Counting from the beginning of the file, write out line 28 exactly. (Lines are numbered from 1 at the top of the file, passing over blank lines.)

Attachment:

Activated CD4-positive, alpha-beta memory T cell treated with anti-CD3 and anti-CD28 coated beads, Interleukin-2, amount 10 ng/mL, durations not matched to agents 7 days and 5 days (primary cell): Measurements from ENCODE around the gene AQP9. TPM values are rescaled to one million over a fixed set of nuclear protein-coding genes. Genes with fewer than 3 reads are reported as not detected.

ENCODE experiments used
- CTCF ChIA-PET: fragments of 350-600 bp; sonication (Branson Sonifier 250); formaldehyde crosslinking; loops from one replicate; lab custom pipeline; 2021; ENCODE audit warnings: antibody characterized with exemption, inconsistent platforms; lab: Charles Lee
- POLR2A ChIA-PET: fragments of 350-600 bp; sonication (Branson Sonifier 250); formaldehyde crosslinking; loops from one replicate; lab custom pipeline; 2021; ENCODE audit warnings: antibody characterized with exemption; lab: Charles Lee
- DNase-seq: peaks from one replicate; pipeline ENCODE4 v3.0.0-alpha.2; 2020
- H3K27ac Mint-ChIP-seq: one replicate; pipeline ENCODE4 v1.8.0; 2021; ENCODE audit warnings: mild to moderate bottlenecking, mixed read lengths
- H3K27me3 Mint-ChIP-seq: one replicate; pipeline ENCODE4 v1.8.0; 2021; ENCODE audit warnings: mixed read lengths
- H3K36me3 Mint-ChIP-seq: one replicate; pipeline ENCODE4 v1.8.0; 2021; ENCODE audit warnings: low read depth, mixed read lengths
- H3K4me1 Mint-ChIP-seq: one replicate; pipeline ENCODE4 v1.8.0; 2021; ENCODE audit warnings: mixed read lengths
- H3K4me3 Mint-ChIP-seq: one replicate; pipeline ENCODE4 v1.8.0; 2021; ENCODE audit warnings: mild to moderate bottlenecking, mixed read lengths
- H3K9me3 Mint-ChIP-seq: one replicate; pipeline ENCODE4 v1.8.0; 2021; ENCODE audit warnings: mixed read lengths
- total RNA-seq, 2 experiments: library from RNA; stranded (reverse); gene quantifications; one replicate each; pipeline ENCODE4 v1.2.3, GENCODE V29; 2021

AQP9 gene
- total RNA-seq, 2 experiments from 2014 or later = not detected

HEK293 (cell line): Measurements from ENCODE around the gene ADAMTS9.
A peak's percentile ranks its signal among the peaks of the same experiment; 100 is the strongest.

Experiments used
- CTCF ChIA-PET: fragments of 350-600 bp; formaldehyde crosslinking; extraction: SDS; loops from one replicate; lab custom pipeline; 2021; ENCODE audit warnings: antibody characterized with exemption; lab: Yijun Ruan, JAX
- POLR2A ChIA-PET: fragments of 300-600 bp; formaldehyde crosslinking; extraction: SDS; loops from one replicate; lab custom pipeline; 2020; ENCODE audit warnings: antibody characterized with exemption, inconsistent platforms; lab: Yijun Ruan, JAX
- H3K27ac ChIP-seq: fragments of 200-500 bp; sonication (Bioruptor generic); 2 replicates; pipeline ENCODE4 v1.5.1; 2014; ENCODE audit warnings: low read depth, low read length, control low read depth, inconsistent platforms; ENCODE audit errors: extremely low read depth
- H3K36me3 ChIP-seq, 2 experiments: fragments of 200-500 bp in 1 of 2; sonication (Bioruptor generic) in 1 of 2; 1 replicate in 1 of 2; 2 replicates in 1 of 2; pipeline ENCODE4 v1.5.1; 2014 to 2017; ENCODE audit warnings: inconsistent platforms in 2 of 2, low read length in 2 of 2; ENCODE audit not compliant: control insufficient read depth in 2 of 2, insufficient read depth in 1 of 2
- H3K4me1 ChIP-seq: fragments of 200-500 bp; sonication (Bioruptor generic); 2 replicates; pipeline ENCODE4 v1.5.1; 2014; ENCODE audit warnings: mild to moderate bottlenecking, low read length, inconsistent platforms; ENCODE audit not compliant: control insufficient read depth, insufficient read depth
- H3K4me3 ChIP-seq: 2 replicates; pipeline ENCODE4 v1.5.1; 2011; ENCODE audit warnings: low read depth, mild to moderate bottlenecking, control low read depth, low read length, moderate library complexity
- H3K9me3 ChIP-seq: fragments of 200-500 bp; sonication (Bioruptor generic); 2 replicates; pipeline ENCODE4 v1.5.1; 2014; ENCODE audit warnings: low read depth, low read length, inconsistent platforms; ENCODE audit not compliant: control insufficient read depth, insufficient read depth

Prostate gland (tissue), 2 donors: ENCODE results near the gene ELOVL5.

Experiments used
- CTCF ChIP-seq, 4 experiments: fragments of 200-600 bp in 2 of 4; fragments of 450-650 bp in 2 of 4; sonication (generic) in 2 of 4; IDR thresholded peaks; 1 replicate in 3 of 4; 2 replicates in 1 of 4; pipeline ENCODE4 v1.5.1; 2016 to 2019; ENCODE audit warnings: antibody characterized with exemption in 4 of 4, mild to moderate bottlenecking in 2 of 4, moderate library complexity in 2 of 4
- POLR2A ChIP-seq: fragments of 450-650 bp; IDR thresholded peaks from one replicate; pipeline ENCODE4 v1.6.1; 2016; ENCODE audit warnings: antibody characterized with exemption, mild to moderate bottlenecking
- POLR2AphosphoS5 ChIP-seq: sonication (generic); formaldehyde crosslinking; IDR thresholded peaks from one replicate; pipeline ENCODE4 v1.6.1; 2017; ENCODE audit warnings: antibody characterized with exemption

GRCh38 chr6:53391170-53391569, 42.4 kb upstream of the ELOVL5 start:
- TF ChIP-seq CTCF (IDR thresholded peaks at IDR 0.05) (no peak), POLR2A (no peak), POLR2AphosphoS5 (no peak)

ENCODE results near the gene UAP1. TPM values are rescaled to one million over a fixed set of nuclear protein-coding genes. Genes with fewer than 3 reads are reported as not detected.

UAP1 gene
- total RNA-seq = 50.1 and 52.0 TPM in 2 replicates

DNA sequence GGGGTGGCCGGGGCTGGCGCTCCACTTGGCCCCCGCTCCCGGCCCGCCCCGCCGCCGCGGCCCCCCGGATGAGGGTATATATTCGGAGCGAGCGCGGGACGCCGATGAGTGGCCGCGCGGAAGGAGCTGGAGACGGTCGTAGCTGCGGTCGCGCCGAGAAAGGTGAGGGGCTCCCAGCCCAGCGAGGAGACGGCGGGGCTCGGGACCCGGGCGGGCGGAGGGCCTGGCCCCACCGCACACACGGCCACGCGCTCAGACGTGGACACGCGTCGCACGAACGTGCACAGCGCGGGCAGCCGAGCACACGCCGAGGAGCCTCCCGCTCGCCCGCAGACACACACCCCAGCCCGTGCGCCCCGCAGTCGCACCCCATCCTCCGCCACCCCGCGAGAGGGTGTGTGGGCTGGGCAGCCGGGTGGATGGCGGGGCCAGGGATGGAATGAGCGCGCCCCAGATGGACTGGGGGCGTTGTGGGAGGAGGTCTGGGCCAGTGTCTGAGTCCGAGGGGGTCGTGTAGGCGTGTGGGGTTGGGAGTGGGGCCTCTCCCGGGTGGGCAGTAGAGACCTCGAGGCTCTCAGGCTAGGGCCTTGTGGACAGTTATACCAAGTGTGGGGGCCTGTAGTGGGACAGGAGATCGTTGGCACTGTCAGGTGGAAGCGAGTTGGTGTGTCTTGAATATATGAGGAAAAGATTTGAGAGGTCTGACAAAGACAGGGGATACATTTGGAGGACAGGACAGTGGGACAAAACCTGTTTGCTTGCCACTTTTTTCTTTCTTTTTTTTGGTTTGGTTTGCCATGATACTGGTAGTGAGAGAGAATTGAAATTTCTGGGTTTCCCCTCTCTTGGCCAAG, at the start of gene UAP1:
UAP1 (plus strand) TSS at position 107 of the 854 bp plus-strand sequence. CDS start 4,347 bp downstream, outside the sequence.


- POLR2A ChIP-seq: fragments of 450-650 bp; IDR thresholded peaks from one replicate; pipeline ENCODE4 v1.6.1; 2016; ENCODE audit warnings: antibody characterized with exemption, mild to moderate bottlenecking